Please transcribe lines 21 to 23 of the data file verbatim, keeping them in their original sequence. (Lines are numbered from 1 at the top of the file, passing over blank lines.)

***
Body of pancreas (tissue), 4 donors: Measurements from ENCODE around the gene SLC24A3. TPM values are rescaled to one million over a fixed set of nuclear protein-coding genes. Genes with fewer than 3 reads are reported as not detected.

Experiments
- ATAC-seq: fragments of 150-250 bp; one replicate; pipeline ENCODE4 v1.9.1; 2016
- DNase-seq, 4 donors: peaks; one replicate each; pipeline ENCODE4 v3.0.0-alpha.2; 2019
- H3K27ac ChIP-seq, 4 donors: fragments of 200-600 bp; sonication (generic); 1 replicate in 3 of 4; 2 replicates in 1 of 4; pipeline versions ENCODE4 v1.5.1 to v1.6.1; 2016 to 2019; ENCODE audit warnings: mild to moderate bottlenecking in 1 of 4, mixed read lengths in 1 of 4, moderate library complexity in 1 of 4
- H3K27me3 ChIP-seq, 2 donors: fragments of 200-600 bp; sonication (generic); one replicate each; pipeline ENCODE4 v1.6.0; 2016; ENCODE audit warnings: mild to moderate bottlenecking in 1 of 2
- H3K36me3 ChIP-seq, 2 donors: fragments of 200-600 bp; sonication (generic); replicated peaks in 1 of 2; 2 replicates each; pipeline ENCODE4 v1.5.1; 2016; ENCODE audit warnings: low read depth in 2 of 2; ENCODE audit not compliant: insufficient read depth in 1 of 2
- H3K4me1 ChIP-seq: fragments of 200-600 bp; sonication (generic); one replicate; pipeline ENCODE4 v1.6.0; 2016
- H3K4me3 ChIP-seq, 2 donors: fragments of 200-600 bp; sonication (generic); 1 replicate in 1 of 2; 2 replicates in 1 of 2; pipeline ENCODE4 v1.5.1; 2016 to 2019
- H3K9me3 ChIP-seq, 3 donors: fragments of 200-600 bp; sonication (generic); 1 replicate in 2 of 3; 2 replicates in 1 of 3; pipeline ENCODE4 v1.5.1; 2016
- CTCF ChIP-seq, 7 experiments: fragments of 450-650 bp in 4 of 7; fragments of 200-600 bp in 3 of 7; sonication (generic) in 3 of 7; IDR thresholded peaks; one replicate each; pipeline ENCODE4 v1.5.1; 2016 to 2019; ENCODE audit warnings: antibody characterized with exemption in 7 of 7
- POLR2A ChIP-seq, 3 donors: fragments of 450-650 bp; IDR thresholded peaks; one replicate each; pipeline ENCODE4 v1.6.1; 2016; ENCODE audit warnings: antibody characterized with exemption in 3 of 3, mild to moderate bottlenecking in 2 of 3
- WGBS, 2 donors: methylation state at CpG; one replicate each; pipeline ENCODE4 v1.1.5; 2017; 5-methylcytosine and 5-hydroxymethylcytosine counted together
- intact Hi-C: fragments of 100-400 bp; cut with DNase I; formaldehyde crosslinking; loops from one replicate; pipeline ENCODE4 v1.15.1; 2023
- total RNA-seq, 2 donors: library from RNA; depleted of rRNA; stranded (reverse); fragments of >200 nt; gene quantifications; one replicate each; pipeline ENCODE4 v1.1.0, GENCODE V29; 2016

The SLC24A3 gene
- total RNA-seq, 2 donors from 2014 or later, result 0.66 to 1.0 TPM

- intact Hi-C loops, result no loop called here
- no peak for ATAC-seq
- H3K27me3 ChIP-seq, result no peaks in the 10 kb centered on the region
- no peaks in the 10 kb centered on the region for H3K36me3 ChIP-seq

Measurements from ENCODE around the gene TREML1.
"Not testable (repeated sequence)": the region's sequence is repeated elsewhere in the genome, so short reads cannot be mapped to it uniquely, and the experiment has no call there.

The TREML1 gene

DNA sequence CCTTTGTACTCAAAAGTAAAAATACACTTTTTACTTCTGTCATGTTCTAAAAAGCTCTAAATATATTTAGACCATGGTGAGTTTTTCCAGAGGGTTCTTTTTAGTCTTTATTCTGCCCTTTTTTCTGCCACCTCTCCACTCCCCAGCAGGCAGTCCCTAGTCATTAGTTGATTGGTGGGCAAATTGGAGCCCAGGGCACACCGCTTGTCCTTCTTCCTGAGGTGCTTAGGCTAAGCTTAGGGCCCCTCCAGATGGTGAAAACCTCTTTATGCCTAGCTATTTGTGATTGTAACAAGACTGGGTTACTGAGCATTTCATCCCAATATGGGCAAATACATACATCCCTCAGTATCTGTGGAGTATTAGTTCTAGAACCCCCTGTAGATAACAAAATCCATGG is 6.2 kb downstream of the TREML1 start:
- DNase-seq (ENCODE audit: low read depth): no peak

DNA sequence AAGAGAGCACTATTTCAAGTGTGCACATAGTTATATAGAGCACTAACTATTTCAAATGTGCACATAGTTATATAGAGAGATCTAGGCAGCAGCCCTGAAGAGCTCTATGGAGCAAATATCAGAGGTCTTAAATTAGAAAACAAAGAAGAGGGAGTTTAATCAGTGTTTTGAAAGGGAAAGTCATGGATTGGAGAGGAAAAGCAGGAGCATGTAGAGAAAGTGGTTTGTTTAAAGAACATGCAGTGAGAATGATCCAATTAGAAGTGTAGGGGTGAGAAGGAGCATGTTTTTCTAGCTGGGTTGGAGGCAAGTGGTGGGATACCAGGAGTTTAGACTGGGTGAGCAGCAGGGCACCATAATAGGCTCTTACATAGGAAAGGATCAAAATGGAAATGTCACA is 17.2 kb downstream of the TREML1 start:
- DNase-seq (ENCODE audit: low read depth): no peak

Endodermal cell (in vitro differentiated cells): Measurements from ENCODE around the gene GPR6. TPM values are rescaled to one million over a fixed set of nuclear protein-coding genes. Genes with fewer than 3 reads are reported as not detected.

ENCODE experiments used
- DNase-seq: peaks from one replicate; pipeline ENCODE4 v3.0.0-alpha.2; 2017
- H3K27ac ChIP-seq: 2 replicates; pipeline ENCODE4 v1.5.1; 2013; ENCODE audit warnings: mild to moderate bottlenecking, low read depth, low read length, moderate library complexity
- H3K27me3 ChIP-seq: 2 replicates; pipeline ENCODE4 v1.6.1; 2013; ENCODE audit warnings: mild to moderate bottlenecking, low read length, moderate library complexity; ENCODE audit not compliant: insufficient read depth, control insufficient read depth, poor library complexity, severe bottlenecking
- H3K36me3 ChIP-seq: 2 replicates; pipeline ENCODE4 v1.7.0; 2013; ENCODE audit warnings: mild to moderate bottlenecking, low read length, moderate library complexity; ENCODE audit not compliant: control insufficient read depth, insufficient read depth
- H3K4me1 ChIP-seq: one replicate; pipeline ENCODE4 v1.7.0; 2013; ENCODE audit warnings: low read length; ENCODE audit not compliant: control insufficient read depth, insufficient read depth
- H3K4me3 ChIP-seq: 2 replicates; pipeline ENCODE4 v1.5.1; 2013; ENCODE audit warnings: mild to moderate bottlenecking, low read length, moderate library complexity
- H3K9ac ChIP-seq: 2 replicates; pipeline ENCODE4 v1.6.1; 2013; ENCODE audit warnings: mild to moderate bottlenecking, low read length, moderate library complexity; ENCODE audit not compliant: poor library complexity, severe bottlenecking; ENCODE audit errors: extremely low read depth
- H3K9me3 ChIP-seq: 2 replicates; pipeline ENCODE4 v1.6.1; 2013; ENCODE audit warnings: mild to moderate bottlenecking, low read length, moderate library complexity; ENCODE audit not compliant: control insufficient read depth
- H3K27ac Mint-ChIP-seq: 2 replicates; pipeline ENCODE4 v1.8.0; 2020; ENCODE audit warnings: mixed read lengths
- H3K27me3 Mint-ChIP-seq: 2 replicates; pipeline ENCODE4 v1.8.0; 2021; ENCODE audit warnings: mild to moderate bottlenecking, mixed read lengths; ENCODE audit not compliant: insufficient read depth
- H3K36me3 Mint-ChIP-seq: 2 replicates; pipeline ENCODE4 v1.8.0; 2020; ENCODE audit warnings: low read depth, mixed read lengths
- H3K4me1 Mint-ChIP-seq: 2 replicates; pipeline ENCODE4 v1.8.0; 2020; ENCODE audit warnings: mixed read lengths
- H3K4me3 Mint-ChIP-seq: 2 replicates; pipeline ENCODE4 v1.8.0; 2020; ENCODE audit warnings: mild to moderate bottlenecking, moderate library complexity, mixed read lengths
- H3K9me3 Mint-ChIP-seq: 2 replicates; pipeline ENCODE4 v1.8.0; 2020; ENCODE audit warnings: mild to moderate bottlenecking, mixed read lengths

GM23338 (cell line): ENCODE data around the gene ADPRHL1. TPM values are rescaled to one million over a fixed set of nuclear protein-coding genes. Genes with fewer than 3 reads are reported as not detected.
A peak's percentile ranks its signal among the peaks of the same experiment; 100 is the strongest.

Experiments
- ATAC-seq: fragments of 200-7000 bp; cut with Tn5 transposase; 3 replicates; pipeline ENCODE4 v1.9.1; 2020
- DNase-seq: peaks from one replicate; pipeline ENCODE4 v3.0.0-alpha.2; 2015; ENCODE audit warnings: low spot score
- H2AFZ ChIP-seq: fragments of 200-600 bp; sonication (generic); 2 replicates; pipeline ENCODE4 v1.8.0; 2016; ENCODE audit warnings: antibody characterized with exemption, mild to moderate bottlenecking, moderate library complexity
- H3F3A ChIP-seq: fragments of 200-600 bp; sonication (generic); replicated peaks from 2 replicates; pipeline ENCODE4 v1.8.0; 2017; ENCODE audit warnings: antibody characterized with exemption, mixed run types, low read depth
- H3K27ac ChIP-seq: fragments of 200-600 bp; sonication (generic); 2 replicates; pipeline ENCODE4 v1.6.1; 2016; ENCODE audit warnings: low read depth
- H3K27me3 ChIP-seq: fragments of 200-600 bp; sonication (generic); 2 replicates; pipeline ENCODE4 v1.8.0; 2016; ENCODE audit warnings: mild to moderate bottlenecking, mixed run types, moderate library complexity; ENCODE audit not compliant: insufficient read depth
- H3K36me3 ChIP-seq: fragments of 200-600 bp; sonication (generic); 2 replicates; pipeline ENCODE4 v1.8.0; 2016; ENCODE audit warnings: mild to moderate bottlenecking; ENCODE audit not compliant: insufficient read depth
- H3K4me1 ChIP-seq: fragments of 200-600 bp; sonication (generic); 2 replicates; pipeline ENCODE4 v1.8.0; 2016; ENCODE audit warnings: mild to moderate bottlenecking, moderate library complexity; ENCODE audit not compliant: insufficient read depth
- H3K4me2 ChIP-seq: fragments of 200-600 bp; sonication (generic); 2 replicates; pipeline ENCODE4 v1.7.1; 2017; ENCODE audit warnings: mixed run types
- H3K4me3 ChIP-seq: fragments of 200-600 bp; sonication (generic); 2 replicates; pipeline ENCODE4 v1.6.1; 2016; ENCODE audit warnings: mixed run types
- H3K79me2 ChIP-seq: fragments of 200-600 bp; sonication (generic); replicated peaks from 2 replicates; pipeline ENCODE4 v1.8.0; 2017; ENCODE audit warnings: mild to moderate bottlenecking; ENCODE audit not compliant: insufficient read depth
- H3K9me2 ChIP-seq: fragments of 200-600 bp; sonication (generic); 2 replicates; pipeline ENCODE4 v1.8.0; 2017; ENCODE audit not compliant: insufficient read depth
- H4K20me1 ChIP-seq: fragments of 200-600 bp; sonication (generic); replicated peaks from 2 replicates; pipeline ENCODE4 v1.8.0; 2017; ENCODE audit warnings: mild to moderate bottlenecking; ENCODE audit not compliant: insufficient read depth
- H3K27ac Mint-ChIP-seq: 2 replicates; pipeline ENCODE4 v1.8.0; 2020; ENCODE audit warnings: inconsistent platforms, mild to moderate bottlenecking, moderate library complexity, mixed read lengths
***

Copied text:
- no peaks in the 10 kb centered on the region for H3K36me3 ChIP-seq

Measurements from ENCODE around the gene TREML1.
"Not testable (repeated sequence)": the region's sequence is repeated elsewhere in the genome, so short reads cannot be mapped to it uniquely, and the experiment has no call there.